The DIT and DIT-2
A common assumption in the field of morality, and one with which we disagree, is that reliable information about the inner processes that underlie moral behavior is obtained only by interviewing subjects. Contrary to assuming that interviewing presents a clear window into the moral mind, researchers in cognitive science and social cognition contend that self-reported explanations of one’s own cognitive process have severe limitations. There is now a greater appreciation for the importance of implicit processes and tacit knowledge on human decision making, outside the awareness of the subject and beyond his or her ability to verbally articulate them. The DIT takes a different approach to information collection.
The DIT is a device for activating moral schemas (to the extent that a person has developed them) and for assessing these schemas in terms of importance judgments. The DIT has dilemmas and standard items, and the subject’s task is to rate and rank the items in terms of their moral importance. As the subject encounters an item that both makes sense and also taps into the subject’s preferred schema, that item is rated and ranked as highly important. Alternatively, when the subject encounters an item that either doesn’t make sense or seems simplistic and unconvincing, the item receives a low rating and is passed over for the next item. The items of the DIT balance “bottom-up” processing (stating just enough of a line of argument to activate a schema) with “top-down” processing (not a full line of argument so that the subject has to “fill in” the meaning from an existing schema). In the DIT, we are interested in knowing which schemas the subject brings to the task. Presumably, those are the schemas that structure and guide the subject’s thinking in decision making beyond the test situation.
Validity for the DIT has been assessed in terms of seven criteria cited in over 400 published articles (Rest, Narvaez, Bebeau, & Thoma, 1999; Thoma, 2002; Thoma, 2006)
- Differentiation of various age/education groups: Studies of large composite samples (thousands of subjects) show that 30% to 50% of the variance of DIT scores is attributable to level of education in samples ranging from junior-high education to Ph.D.’s
- Longitudinal gains: A 10-year longitudinal study shows significant gains of men and women, of college-attenders and non-college subjects, and people from diverse walks of life. A review of a dozen studies of freshman to senior college students (n=755) shows effect sizes of .80 (“large” gains). DIT gains are one of the most dramatic longitudinal gains in college of any measured developmental variable.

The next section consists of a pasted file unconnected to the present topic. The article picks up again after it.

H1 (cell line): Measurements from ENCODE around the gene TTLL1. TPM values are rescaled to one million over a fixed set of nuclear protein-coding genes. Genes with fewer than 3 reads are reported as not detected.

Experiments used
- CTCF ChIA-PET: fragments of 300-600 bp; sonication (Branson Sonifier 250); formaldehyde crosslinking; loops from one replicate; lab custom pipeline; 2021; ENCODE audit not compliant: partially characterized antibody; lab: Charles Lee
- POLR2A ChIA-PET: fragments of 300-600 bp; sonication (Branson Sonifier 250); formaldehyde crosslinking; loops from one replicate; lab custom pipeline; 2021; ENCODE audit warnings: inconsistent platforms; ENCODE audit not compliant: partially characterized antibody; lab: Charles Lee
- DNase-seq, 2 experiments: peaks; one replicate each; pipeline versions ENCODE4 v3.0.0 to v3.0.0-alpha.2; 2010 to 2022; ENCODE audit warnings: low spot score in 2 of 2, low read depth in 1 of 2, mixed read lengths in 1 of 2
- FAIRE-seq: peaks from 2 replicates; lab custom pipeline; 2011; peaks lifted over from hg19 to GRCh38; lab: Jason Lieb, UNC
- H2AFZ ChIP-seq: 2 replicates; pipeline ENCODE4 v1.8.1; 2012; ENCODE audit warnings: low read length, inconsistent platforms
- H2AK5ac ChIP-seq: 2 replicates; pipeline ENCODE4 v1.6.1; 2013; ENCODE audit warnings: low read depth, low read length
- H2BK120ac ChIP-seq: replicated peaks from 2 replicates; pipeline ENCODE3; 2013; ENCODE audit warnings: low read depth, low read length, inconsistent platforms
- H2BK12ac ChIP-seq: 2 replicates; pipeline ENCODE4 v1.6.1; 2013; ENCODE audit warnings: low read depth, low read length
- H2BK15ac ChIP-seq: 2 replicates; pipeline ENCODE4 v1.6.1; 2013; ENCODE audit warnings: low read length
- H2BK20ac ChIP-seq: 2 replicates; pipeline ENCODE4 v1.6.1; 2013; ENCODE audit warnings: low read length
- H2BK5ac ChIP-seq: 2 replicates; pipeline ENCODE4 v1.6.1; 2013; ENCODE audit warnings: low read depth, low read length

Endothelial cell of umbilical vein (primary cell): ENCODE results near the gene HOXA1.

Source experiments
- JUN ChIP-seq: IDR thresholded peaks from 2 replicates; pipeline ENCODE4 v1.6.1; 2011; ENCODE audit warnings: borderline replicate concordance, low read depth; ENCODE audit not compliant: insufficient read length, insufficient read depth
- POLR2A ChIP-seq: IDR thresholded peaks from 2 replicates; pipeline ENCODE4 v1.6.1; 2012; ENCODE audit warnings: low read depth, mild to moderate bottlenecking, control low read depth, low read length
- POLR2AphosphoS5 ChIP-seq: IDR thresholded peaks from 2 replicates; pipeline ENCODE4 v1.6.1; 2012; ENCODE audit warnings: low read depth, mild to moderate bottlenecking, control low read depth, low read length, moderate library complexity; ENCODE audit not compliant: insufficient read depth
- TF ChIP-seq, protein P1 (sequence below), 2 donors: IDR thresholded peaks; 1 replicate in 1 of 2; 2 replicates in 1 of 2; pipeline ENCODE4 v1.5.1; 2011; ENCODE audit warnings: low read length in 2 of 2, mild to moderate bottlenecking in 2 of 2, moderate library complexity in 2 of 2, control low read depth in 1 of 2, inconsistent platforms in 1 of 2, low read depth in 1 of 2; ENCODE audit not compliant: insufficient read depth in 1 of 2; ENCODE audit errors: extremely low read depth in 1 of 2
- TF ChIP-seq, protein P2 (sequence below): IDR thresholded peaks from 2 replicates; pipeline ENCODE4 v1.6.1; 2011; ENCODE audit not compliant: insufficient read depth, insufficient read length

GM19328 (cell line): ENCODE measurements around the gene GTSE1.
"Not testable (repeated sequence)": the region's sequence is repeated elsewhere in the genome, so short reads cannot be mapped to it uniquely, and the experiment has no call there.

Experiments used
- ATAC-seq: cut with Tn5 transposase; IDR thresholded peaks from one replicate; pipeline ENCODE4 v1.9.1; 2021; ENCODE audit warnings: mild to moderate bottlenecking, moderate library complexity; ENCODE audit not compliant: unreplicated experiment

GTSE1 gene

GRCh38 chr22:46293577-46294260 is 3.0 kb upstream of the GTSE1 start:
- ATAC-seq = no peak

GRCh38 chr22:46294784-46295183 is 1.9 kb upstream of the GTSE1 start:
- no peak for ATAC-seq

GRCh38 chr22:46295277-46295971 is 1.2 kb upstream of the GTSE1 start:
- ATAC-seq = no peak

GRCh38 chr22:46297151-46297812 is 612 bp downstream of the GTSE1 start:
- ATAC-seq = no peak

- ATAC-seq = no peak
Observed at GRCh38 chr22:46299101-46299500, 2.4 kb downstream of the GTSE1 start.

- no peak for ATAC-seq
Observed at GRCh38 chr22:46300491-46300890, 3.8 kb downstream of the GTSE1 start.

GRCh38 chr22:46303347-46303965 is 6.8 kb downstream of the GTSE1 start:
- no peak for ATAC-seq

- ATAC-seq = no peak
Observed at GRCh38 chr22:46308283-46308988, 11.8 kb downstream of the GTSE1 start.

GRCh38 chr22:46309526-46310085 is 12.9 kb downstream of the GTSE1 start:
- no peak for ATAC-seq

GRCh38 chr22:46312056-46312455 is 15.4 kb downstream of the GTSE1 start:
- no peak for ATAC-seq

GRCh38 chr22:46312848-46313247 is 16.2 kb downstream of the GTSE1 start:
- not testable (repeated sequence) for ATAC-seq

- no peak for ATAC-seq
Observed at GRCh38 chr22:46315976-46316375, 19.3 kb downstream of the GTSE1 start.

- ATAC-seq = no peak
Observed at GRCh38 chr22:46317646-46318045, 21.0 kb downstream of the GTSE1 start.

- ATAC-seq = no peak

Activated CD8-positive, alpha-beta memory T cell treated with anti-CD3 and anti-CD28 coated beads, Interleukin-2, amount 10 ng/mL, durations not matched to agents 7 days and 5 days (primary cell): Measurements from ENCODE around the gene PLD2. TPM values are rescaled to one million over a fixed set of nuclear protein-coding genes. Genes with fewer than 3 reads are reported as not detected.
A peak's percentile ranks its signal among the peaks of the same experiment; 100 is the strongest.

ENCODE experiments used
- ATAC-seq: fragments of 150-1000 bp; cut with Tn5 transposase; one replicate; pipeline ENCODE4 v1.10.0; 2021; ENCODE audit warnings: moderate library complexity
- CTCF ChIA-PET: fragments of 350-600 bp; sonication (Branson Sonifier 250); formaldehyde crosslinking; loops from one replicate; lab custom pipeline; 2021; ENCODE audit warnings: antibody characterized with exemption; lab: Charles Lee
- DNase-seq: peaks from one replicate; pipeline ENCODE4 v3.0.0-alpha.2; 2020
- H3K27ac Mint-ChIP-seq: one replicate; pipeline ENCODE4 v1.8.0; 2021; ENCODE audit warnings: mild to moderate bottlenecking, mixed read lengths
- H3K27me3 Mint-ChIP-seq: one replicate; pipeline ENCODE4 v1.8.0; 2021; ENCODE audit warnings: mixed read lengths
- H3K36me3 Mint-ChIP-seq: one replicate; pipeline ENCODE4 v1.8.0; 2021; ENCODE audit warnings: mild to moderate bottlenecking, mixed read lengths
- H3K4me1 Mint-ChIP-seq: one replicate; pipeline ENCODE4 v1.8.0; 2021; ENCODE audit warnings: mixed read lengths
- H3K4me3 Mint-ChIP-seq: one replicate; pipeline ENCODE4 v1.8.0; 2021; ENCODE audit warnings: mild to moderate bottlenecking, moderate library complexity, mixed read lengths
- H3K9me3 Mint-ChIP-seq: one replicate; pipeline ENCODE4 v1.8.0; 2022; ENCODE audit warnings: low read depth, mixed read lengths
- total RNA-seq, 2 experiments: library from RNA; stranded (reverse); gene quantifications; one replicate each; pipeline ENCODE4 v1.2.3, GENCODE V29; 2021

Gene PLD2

- DIT scores are significantly related to cognitive capacity measures of Moral Comprehension (r = .60), to the recall and reconstruction of Postconventional moral arguments, to Kohlberg’s measure, and (to a lesser degree) to other cognitive-developmental measures.
- DIT scores are sensitive to moral education interventions: One review of over 50 intervention studies reports an effect size for dilemma discussion interventions to be .40 (moderate gains) while the effect size for comparison groups was only .09 (small gains).
- DIT scores are significantly linked to many prosocial behaviors and to desired professional decision making. One review reports that 37 out of 47 measures were statistically significant (see also Rest & Narvaez, 1994, for a discussion of professional decision making).
- DIT scores are significantly linked to political attitudes and political choices. In a review of several dozen correlates with political attitudes, DIT scores typically correlate in the range of r = .40 to .65. When combined in multiple regression with measures of cultural ideology, the combination predicts up to two-thirds of the variance of controversial public policy issues (such as abortion, religion in the public schools, women’s roles, rights of the accused, rights of homosexuals, free speech issues).
- Reliability–Cronbach’s alpha is in the upper .70s / low .80s. Test-retest reliability is about the same.
Further, DIT scores show discriminant validity from verbal ability/general intelligence and from Conservative/Liberal political attitudes. That is, the information in a DIT score predicts to the seven validity criteria above and beyond that accounted for by verbal ability/general intelligence or political attitudes (Thoma, Narvaez, Rest & Derryberry, 1999). Moreover, the DIT is equally valid for males and females (Rest, Narvaez, Bebeau, & Thoma, 1999).